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Wyoming is the closest it's ever been to repealing the death penalty

Wyoming is the closest it's ever been to repealing the death penalty

Death Penalty

The gurney in Huntsville, Texas, where Texas' condemned are strapped down to receive a lethal dose of drugs, is seen May 27, 2008. Wyoming's House of Representatives voted Wednesday to bring the state closer to repealing its death penalty.

CHEYENNE — In one of the most personal and reflective hearings in the House of Representatives this year, lawmakers chose to forward a bill to repeal the state’s death penalty with an eight-vote majority on the bill’s first reading, bringing the state closer to repealing the death penalty than it has been at any point since it was reinstated more than 40 years ago.

While the bill still needs to pass two additional votes in the House to move on to the Senate, the 36 votes in support of the repeal mark the most serious chance to end the state’s death penalty since its 1976 reinstatement nationwide.

Wyoming is currently one of 31 states that still has a death penalty. However, it has not executed anyone since the early 1990s and currently has nobody on death row. Despite this, the state allocates nearly $1 million in public funding each year to a death penalty legal defense fund, which typically goes untouched.

Prior to the vote, the bill’s primary sponsor, Rep. Jared Olsen, R-Cheyenne, urged the House to look at the facts and think about what he described as a broken system of justice that has done nothing to affect the state’s homicide rate.

“This is the most silent I’ve seen the body all week,” he said after lawmakers concluded their comments. “You’re listening and contemplating, and that’s important. This is one of the most important decisions we’re going to make this week.”

“You have to decide if you want a system of retribution or not,” he said.

In emotional and sometimes personal testimony, members of the House shared their own experiences facing violence in their lives, as well as their own struggles grappling with how their morality and theological beliefs would shape their vote.

“I’ve thought of the theological argument and all that, but ... what really made me change my mind is that, on so many issues, I really don’t think the government is always right,” said Rep. Sue Wilson, R-Laramie, highlighting a number of the criminal justice reform bills the House has currently worked with.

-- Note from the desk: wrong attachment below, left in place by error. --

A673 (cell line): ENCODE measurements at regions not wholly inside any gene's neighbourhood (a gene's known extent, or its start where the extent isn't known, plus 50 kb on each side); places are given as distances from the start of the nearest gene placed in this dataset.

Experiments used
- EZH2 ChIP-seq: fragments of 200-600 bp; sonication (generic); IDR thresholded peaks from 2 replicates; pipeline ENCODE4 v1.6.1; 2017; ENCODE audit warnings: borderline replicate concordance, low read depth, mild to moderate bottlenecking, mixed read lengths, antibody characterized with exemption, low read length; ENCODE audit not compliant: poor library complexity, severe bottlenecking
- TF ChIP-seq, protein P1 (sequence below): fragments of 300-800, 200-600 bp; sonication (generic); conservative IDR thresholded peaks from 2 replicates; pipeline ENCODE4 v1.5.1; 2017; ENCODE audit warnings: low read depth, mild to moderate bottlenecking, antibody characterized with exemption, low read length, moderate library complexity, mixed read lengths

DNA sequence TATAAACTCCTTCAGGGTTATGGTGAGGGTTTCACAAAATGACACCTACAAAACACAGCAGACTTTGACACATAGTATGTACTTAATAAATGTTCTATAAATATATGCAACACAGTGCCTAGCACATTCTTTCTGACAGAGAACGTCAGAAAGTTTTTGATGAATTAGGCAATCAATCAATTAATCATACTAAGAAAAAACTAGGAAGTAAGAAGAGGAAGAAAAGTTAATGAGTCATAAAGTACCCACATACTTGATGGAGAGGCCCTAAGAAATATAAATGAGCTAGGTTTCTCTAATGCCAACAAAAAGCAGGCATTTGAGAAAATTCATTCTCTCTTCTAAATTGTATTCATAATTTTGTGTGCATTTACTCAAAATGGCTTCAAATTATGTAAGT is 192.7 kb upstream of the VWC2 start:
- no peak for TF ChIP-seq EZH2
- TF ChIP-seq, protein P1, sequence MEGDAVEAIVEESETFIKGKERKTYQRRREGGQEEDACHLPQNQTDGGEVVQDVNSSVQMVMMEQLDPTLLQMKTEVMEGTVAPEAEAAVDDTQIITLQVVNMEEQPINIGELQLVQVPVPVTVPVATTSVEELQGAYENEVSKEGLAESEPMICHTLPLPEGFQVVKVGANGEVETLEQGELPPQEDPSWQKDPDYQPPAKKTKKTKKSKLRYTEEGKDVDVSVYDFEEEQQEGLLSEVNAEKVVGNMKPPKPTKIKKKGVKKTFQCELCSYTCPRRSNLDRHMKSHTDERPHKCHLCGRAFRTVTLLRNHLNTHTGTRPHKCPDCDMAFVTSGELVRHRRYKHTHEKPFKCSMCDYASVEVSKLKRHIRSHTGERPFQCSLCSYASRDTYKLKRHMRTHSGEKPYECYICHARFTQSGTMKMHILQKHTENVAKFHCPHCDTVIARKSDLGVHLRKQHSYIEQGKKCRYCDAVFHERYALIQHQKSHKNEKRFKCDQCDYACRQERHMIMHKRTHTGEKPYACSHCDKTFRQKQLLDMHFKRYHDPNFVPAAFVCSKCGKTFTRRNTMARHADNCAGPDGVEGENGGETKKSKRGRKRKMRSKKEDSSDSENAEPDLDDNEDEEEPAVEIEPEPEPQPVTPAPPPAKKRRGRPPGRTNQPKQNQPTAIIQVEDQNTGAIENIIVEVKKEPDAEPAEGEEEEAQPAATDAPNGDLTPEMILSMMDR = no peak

Noting that she understood the pain families might feel to have a relative murdered or to be the victim of a heinous crime, she added, “I can’t imagine what it would be like to be an innocent person put to death by your government,” and said she would vote for the bill.

There were numerous lawmakers who spoke in opposition of the bill. Rep. Bill Pownall — a former Campbell County sheriff — opposed the repeal, saying that while the death penalty isn’t often used in Wyoming, a jury should have the option to punish crimes they deem worthy of death, a tool he firmly believes “is a deterrent” to crime. Others, like Rep. Shelly Duncan, R-Torrington, put personal beliefs aside, saying that when she was elected, she promised she would leave her religious and personal beliefs at the door.

Wednesday’s vote was a marked change from the fate that has befallen similar bills in recent years. A 2018 bill fell well short of the necessary votes needed for introduction, and a bill the year before failed to even make it out of committee.

This year, efforts to pass the bill were much more organized, with numerous interests working behind the scenes to get the bill past the House. Throughout the week, Randy Steidl — an exonerated death row inmate from Illinois who was wrongly sentenced for the 1986 murders of Dyke and Karen Rhoads — was working members of the House to bring them around to an "aye" vote on the bill.

Talking to lawmakers, Steidl told the Star-Tribune he had heard numerous stories about the victims they had known and heard personal anecdotes about the gruesome nature of some of the crimes that had been committed. But violence, he told them, will always be a pervasive influence on our lives.

The worst crimes — the Aurora, Colorados of the world — are not perpetrated by the everyday killer, he said. Those are psychopaths who got their hands on weapons, something the death penalty cannot stop, he said. He said the death penalty only creates more victims and that life in prison with no hope for parole is a fate much worse than death.

“All of them had good questions for me,” Steidl said. “I don’t pretend to be an expert on the death penalty. But I’m damn sure one of them, I know that.”

“Life without parole, to me, is a far harsher sentence,” he added. “It’s torture. I’ve witnessed men walk by me to their death, and they were smiling. It took me a while to figure that out until they gave me natural life. Then I realized why they were smiling — they were being released.”

“It’s good to see Wyoming’s evolved.”


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